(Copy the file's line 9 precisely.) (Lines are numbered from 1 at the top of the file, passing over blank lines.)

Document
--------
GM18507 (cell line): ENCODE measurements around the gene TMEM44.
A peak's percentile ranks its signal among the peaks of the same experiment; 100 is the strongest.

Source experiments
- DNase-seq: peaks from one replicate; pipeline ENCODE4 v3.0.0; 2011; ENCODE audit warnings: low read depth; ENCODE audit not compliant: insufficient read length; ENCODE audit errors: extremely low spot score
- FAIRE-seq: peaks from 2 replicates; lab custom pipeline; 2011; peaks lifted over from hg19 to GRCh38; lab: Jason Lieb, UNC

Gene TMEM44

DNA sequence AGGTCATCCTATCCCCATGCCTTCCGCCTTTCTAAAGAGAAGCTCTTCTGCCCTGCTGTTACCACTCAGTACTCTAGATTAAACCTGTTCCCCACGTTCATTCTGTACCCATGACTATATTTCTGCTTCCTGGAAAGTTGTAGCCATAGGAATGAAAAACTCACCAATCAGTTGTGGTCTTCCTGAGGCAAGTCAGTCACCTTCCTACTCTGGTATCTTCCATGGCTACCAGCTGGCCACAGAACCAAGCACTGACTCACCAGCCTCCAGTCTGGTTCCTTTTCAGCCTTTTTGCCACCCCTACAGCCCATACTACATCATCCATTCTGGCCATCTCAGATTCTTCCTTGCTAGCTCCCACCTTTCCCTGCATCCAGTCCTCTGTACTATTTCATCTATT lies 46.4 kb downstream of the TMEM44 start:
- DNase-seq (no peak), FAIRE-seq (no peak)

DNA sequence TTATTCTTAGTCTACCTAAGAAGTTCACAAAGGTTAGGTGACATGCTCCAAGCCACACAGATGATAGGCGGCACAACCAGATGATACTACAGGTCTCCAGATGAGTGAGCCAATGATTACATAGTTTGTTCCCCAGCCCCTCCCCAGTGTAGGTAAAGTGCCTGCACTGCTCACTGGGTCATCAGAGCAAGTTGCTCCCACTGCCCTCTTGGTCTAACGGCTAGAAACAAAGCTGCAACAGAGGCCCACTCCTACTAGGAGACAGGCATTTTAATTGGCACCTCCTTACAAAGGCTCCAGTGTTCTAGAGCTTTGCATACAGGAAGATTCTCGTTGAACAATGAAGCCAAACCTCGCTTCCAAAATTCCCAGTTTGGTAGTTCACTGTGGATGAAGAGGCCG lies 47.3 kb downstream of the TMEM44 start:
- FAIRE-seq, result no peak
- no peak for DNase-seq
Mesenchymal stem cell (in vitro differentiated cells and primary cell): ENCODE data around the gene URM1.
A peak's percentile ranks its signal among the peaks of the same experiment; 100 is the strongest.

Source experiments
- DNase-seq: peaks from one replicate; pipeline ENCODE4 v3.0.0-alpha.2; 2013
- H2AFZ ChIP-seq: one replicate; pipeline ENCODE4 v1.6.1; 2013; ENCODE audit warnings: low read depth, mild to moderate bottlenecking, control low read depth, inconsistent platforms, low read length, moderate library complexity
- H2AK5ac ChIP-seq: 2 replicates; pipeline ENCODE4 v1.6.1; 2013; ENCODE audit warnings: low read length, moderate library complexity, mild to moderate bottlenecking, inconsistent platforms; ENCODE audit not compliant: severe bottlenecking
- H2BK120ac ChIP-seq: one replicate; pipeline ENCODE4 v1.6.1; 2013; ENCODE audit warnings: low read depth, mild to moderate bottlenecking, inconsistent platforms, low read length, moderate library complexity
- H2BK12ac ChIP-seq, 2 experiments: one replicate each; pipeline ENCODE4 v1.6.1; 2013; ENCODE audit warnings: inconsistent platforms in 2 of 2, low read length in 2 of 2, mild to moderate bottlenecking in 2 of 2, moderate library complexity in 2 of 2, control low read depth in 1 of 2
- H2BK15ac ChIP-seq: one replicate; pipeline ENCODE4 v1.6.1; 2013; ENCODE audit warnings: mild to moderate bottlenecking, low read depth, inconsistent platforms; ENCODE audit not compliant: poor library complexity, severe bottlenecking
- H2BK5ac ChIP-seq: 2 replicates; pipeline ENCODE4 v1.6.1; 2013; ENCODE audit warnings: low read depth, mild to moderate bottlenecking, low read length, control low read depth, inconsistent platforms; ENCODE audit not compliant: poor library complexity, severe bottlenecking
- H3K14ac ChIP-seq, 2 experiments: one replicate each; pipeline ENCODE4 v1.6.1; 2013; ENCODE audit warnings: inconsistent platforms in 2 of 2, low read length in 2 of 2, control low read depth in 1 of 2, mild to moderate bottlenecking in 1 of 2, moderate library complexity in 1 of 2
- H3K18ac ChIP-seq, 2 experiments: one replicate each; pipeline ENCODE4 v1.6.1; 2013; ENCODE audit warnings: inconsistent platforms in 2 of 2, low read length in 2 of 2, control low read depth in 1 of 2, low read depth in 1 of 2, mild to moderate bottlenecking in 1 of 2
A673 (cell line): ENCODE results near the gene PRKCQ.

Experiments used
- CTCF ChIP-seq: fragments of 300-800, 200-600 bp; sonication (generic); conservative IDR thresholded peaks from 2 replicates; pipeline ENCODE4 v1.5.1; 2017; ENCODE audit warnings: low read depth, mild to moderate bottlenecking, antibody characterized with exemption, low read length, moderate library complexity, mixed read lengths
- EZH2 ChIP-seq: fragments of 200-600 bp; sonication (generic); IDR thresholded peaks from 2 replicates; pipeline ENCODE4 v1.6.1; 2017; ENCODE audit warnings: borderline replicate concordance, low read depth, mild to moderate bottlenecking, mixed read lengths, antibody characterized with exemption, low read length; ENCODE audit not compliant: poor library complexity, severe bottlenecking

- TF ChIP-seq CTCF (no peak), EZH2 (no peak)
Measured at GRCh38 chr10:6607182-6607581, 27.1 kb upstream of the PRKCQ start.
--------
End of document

DNA sequence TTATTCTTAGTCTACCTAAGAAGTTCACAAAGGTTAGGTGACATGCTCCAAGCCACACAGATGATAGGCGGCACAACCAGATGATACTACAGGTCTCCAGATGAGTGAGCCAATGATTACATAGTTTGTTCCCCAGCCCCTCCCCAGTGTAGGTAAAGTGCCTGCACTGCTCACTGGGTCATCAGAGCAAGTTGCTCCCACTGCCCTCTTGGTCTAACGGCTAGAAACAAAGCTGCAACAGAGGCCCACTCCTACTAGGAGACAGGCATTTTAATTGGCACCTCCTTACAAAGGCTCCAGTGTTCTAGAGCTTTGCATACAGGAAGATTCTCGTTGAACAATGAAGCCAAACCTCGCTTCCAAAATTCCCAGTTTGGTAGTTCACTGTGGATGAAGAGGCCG lies 47.3 kb downstream of the TMEM44 start: